The statement is that "For $M_n=2^n-1$, if $M_n$ is prime, then $n$ itself is also prime." However, the converse is not generally true, and so the primality of the resulting numbers in your sequence will be uncertain. Your sequence will get very large very quickly, so you'll be testing extremely large numbers (though I may be misinterpreting your idea).

This is the equation I am referring to:

$U = 4^{n}L + 4^{n} - 1$

As the variable L gets larger, so will the variable n over time. For example, once U equals 71 n must be increased to 2 in order to get more prime numbers than when it is equal to 1.

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If I'm understanding your process correctly, you're basically doing: $p_{n+1}=2^{p_{n}}-1$ for $p_1=2$?

The statement is that "For $M_n=2^n-1$, if $M_n$ is prime, then $n$ itself is also prime." However, the converse is not generally true, and so the primality of the resulting numbers in your sequence will be uncertain. Your sequence will get very large very quickly, so you'll be testing extremely large numbers (though I may be misinterpreting your idea).

I'm sorry but i just got my idea from the theorem that if (2^n)-1 results in a prime then n is also a prime number.

Since Its just a theorem it may hold true for small values here are examples below and to note that n should always be prime to get also prime. Maybe its not true for bigger numbers so I'm gonna test it for bigger numbers.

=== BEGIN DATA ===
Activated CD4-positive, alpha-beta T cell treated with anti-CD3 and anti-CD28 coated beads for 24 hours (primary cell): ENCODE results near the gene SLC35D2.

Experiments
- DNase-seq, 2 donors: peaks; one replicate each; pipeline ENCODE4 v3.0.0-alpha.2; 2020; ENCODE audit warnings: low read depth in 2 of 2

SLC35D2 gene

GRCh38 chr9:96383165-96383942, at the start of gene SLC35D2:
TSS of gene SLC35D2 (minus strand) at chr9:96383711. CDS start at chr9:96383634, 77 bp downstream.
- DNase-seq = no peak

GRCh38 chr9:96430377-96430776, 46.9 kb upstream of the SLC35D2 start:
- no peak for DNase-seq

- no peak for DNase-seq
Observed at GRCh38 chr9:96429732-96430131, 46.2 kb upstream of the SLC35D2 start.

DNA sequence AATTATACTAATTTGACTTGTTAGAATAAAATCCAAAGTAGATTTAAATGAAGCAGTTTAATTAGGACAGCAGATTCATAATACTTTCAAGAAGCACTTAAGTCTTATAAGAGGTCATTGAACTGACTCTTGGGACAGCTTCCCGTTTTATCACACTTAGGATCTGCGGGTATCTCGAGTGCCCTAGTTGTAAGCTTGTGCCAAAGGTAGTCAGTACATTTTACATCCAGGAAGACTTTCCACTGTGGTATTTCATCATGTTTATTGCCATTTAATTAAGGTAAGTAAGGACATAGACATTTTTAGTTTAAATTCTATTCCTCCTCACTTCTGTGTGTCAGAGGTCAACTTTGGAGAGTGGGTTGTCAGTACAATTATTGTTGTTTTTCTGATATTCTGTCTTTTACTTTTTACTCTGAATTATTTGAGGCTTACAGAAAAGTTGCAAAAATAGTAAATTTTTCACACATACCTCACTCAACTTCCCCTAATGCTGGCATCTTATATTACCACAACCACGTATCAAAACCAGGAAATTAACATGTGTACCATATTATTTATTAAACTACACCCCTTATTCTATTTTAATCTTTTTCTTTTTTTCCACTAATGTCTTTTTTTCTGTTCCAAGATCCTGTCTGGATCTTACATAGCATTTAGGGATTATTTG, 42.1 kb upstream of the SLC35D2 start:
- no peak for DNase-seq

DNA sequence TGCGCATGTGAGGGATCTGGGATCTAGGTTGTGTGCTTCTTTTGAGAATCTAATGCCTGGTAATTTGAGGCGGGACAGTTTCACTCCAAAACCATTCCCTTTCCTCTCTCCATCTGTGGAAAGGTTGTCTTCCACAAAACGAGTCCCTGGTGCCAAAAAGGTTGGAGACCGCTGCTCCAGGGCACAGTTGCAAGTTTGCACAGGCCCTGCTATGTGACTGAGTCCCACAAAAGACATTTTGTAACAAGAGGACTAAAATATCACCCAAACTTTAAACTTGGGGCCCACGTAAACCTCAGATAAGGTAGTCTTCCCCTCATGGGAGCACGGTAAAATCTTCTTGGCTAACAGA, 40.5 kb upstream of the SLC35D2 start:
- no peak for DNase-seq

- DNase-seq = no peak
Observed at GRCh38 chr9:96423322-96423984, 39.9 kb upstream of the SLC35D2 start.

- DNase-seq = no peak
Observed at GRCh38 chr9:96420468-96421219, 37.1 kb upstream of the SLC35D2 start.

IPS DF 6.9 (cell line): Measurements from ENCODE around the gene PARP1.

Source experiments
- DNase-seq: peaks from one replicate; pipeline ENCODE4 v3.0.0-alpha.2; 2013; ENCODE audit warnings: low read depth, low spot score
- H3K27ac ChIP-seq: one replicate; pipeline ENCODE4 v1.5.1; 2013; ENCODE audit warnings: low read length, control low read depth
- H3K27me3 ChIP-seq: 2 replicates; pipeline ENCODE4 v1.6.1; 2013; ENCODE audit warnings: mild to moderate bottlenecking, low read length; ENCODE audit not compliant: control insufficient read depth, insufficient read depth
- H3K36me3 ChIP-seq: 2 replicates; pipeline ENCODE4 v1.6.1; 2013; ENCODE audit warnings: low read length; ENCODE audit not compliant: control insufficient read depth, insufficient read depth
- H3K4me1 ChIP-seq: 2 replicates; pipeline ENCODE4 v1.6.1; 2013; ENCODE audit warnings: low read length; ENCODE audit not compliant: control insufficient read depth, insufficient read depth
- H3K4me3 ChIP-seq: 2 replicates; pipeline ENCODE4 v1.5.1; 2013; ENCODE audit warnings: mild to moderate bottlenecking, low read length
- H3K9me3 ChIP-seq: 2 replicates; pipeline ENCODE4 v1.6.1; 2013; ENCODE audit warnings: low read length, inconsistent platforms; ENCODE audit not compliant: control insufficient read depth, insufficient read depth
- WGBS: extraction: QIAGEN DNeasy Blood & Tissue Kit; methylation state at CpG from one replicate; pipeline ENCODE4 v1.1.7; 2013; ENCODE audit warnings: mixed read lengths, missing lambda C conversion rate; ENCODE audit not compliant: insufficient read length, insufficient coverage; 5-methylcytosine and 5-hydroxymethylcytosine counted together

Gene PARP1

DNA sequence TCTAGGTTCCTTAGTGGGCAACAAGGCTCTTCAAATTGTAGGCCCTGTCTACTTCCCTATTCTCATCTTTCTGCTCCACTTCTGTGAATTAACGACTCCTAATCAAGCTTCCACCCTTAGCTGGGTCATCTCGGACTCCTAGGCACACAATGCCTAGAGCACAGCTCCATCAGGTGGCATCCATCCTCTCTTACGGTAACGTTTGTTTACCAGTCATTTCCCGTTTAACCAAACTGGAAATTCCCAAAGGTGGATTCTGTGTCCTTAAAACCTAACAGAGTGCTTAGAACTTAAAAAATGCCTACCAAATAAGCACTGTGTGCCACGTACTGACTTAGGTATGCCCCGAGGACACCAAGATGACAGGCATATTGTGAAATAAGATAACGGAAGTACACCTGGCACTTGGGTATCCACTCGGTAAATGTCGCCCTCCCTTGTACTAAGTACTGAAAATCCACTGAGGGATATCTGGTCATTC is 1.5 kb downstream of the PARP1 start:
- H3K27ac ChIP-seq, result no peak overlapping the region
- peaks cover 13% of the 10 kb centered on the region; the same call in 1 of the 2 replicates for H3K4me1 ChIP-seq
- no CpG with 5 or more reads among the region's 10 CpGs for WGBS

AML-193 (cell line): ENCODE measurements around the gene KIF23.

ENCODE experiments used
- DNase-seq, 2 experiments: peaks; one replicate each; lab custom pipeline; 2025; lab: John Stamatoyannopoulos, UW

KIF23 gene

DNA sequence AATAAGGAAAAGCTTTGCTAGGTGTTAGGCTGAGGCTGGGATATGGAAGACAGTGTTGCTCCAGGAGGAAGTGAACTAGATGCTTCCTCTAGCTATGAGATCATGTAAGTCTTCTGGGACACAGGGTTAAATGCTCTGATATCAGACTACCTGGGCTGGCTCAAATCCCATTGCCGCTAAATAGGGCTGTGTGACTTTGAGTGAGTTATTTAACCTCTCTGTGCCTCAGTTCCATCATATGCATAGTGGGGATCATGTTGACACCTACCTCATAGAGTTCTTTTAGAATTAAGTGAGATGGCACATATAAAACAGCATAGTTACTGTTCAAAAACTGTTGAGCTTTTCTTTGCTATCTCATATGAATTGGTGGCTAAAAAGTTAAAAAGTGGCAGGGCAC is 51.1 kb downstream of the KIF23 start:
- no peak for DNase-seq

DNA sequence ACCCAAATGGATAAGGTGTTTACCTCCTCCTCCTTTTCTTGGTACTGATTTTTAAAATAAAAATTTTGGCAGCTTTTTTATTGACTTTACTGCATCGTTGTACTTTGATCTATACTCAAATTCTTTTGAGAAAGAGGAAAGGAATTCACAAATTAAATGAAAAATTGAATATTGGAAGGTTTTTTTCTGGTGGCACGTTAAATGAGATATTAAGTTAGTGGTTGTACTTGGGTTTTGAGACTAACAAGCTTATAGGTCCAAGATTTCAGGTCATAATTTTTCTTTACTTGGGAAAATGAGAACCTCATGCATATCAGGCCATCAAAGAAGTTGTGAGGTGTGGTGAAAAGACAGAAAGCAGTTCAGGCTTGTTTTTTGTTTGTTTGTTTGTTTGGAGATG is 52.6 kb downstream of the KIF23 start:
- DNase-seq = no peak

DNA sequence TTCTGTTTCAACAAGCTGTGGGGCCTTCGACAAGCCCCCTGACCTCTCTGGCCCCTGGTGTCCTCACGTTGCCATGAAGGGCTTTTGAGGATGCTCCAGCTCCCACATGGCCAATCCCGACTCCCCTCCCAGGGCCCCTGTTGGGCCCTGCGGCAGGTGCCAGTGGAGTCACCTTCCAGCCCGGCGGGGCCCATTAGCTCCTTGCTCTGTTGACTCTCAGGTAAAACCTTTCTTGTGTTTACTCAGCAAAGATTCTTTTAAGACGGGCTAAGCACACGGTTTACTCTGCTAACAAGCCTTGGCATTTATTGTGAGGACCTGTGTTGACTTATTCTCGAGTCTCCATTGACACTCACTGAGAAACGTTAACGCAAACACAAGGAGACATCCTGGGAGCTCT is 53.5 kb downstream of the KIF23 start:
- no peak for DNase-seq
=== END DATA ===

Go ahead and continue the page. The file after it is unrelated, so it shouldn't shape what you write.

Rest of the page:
22-1 = 3

23-1 = 7

25-1 = 31

27-1 = 127

The problem with my equation is that it may be simple but I think computer will not be able to run it when the number reaches so high such as thousands digits. If the computer stops processing there is nothing left doing but back to drawing board.

I think I will resort to mathematical equations again and derive and also to be able to get accurate answer.

Edited by gabrelov
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I have now been using a prime factorization algorithm to determine if the candidate is a prime number(it is going to take a while). However, it most likely is a prime number and(if my calculations are correct), it is over 18,000,000 digits long. However, I am still doing some calculations to find the precise size of the number.

UPDATE: The number is 77,631,169 digits long.

Well, I hope here is some good news.

I have used Fermat's Little Theorem to try to predict that it was a prime number, and it seems to be true. You can check my work(if anyone knows Mathematica, here is the code).